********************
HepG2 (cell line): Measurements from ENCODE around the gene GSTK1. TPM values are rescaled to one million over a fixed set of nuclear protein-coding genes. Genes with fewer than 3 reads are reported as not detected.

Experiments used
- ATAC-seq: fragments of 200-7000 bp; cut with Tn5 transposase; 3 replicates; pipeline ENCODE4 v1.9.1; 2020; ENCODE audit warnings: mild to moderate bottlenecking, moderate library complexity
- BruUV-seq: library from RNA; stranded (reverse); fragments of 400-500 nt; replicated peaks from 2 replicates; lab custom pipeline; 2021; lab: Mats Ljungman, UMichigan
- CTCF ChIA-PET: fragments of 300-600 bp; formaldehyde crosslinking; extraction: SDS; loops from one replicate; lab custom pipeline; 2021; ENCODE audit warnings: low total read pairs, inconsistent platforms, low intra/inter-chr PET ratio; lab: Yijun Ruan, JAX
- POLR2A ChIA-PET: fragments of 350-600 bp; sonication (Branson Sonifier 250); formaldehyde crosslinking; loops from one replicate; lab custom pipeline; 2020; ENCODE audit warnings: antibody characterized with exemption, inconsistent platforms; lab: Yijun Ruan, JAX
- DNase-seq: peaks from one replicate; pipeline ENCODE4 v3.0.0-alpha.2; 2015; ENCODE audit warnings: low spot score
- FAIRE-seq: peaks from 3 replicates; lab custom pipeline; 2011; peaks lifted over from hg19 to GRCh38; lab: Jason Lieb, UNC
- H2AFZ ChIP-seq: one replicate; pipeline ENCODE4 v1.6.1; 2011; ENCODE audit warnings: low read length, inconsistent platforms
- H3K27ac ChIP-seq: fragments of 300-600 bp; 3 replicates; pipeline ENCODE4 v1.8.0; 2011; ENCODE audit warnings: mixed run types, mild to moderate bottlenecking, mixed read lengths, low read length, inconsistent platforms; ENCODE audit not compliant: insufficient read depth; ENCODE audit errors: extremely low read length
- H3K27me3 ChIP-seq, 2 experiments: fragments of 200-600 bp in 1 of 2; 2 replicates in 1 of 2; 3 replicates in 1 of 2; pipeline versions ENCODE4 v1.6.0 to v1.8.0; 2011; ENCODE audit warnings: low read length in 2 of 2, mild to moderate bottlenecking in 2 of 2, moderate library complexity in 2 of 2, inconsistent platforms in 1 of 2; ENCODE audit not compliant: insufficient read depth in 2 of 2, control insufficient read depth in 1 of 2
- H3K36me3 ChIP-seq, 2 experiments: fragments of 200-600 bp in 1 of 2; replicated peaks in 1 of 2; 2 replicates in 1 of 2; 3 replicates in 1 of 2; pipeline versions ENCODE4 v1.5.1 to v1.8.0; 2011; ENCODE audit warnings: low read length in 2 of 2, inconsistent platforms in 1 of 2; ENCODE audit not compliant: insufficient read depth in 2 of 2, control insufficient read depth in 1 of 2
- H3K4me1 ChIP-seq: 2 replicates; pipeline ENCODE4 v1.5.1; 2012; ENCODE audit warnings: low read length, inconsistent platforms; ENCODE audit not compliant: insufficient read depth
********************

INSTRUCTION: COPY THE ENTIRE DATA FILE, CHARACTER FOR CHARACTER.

HepG2 (cell line): Measurements from ENCODE around the gene GSTK1. TPM values are rescaled to one million over a fixed set of nuclear protein-coding genes. Genes with fewer than 3 reads are reported as not detected.

Experiments used
- ATAC-seq: fragments of 200-7000 bp; cut with Tn5 transposase; 3 replicates; pipeline ENCODE4 v1.9.1; 2020; ENCODE audit warnings: mild to moderate bottlenecking, moderate library complexity
- BruUV-seq: library from RNA; stranded (reverse); fragments of 400-500 nt; replicated peaks from 2 replicates; lab custom pipeline; 2021; lab: Mats Ljungman, UMichigan
- CTCF ChIA-PET: fragments of 300-600 bp; formaldehyde crosslinking; extraction: SDS; loops from one replicate; lab custom pipeline; 2021; ENCODE audit warnings: low total read pairs, inconsistent platforms, low intra/inter-chr PET ratio; lab: Yijun Ruan, JAX
- POLR2A ChIA-PET: fragments of 350-600 bp; sonication (Branson Sonifier 250); formaldehyde crosslinking; loops from one replicate; lab custom pipeline; 2020; ENCODE audit warnings: antibody characterized with exemption, inconsistent platforms; lab: Yijun Ruan, JAX
- DNase-seq: peaks from one replicate; pipeline ENCODE4 v3.0.0-alpha.2; 2015; ENCODE audit warnings: low spot score
- FAIRE-seq: peaks from 3 replicates; lab custom pipeline; 2011; peaks lifted over from hg19 to GRCh38; lab: Jason Lieb, UNC
- H2AFZ ChIP-seq: one replicate; pipeline ENCODE4 v1.6.1; 2011; ENCODE audit warnings: low read length, inconsistent platforms
- H3K27ac ChIP-seq: fragments of 300-600 bp; 3 replicates; pipeline ENCODE4 v1.8.0; 2011; ENCODE audit warnings: mixed run types, mild to moderate bottlenecking, mixed read lengths, low read length, inconsistent platforms; ENCODE audit not compliant: insufficient read depth; ENCODE audit errors: extremely low read length
- H3K27me3 ChIP-seq, 2 experiments: fragments of 200-600 bp in 1 of 2; 2 replicates in 1 of 2; 3 replicates in 1 of 2; pipeline versions ENCODE4 v1.6.0 to v1.8.0; 2011; ENCODE audit warnings: low read length in 2 of 2, mild to moderate bottlenecking in 2 of 2, moderate library complexity in 2 of 2, inconsistent platforms in 1 of 2; ENCODE audit not compliant: insufficient read depth in 2 of 2, control insufficient read depth in 1 of 2
- H3K36me3 ChIP-seq, 2 experiments: fragments of 200-600 bp in 1 of 2; replicated peaks in 1 of 2; 2 replicates in 1 of 2; 3 replicates in 1 of 2; pipeline versions ENCODE4 v1.5.1 to v1.8.0; 2011; ENCODE audit warnings: low read length in 2 of 2, inconsistent platforms in 1 of 2; ENCODE audit not compliant: insufficient read depth in 2 of 2, control insufficient read depth in 1 of 2
- H3K4me1 ChIP-seq: 2 replicates; pipeline ENCODE4 v1.5.1; 2012; ENCODE audit warnings: low read length, inconsistent platforms; ENCODE audit not compliant: insufficient read depth